Introduction—Some Details

Welcome to Apologia, Version 3.02*  

    Note: you are accessing the current Version 3.02 of this site; we will still be doing lots of typo corrections and improvements.  Our philosophy will be to publish early and publish often.*  To access more detailed information about site development history & versions see “About.”  Not everyone wants details, but for those who do….

    First of all, this sub-site is NOT being developed for professional philosophers and/or professional theologians, but for university professors who have an interest in CONVERSATIONALLY explaining and defending the main contours of Christian faith and commitment (especially conversationally) in an academic setting.  However, we are and remain interested in doing so with sophistication and rigor.

    Second, while we think there is an important place for understanding and doing  conceptual apologetics, it is NOT a tool necessarily to be used in every situation.  We think guidance for life’s journey can be learned from us by the way we live our lives (by example) and by the sorts of things we are involved with (social issues activities, for instance, that resonate with our worldview) and that is perfectly proper.  HOWEVER, since we do NOT believe people can be merely socialized into the Christian faith and because coming to faith involves believing that certain concepts that are asserted to be true are in fact true, it can be necessary to explain what we mean by what we say and to defend the truthfulness of what we assert.  Apologetics is the term we use for fulfilling that task.  

    Third, we aimed at developing and organizing resources and tools in a systematic way.  That is, we used a standardized way of organizing how apologists typically think about and teach apologetics.  For instance, we defined and organized standardized terms like “negative apologetics,” “positive apologetics,” and “deconstructive apologetics” in different sections on our site.  We have also organized many of our advanced resources in those sections under the standard terms like “metaphysics,” epistemology,” and “axiology” in order to help readers better understand how these philosophical domains play a key role in doing sophisticated apologetics. For example, they can acquaint the apologist with the subtleties of doing systematic apologetics with these domain issues in mind.  

     Finally, we aimed at helping the aspiring apologist understand some key controversial areas within the project, such as highlighting the continuum of views between presuppositional apologetics and evidentialism.  This gives the apologist of deeper understanding of both sides of the discussion and on issues that affect how one crafts their defense of the Christian faith.  We further provide resources for a better understanding of the received tradition in the West--the history of ideas and cultural analysis.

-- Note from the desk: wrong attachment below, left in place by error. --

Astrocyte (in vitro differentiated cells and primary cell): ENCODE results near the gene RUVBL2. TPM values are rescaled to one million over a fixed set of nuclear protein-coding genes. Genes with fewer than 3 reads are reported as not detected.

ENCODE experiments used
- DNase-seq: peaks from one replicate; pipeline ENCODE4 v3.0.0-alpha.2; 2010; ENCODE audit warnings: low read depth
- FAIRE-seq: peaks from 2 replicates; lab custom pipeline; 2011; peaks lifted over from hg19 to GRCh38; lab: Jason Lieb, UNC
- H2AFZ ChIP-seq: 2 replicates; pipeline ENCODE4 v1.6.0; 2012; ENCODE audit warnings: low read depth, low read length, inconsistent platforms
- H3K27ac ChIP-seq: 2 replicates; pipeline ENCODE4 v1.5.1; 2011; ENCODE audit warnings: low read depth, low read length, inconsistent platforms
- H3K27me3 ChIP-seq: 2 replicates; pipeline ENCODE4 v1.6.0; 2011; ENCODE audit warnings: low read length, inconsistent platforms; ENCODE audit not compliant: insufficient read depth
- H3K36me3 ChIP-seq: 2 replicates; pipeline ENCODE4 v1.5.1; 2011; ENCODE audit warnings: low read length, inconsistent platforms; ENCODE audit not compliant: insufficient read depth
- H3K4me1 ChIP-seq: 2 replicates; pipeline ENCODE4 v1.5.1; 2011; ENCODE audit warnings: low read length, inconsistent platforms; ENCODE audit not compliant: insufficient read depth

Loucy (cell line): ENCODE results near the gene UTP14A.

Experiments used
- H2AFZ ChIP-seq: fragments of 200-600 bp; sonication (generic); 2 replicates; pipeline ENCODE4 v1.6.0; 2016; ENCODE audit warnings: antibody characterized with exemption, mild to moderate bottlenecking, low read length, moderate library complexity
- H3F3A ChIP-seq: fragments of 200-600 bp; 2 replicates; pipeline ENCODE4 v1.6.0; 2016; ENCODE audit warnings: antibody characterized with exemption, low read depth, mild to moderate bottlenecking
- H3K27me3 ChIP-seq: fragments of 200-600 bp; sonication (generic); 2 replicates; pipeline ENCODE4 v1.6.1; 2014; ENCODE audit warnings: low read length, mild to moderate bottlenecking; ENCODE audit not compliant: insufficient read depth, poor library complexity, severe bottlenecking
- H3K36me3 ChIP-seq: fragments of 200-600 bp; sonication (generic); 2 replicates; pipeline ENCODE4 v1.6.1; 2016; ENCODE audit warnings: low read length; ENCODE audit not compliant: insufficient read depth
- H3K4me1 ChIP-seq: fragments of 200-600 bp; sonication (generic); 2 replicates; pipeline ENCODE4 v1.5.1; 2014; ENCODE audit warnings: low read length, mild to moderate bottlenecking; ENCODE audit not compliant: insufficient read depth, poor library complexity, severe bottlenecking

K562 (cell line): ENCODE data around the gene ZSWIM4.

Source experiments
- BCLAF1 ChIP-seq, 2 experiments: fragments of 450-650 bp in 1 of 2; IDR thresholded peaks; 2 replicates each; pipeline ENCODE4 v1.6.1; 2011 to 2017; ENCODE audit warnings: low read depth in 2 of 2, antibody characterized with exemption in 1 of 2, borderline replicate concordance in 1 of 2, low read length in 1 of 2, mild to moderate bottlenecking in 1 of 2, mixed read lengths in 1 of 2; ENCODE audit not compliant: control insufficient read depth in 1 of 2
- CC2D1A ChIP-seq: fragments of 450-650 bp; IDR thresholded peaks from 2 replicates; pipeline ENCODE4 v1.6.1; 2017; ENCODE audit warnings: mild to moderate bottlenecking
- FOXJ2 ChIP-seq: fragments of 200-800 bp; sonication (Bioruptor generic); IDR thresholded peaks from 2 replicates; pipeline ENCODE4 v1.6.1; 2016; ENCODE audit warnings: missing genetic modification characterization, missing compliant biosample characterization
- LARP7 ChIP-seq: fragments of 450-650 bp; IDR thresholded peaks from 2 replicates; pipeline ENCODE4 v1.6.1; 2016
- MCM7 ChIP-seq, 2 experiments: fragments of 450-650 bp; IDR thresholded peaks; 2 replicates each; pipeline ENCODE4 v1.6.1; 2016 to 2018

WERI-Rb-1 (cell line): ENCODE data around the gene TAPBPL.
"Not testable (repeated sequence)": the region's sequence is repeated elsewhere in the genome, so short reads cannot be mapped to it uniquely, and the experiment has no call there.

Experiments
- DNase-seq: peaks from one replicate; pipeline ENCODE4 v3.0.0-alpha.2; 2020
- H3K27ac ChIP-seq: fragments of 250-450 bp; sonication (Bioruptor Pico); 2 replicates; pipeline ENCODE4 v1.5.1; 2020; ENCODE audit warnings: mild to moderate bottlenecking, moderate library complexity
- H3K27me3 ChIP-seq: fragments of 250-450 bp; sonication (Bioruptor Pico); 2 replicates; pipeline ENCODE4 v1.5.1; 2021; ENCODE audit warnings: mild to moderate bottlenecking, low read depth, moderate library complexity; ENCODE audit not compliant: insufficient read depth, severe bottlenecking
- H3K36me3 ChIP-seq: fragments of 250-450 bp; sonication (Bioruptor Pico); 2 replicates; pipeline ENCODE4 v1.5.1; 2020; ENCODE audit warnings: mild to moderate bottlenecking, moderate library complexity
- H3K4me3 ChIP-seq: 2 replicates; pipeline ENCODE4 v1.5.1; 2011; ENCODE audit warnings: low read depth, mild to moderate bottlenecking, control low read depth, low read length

Note: this resource on conversational apologetics can be (and is to be) used in conjunction with other Academic Connections, International’s resources on “mentoring the journey.”  See and explore link #1 and link #2 for that.

     Thus, it is our intention to provide for those who would want to conversationally explain and defend historic Christian faith, additional resources (mainly conceptual) to help sharpen your skills in doing so.  Indeed, it’s our intention to provide resources mainly for apologists who want to minister to an especially sophisticated audience--those in academe.  You are invited to scroll down through this page to find links to those resources.  

     Parenthetically that we do not hold to the magisterial use of reason position which takes the view that people can be “argued” into the Kingdom of Godactually we hardly know of any theists that hold that view!  

     And further we want to say (some might think outrageously) that many of people’s objections to theism, Christian theism, has little to do with reason and arguments.  Indeed we think that many, many objections to Christian theism are more non-rational than rational and these non-rational causes play a greater role in unbelief than rational ones! More about that later.  However, there are rational objections to the truth of the gospel worthy of consideration, that we will want to face (and occasionally must face); and it is to those kinds of objections this whole site is devoted.  Indeed we are obligated as Christians theists to give a defense for the hope within us.

   We originally placed preliminary project deadlines on the first three levels of this site and the estimated preliminary deadline for completion of the first phase of the entire project was 12/31/2009.   We have met that goal and have moved on to fill in more resources and expand the collective strength of what we have designed.

   In the second phase, we decided to construct six conceptual sections or levels of apologetics (see below for descriptions of each level and feel free to browse).  We think these sections are important to better understanding the nature of apologetics and doing it responsibly.  However, the important practical skill is knowing when and how to use these resources to meet needs.  

Quick Access to Sections or Levels: 

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Addendum

    I believe it was C.S. Lewis who said he practiced his apologetic explanations on dock workers and plumbers before and as he did apologetics with his university colleagues.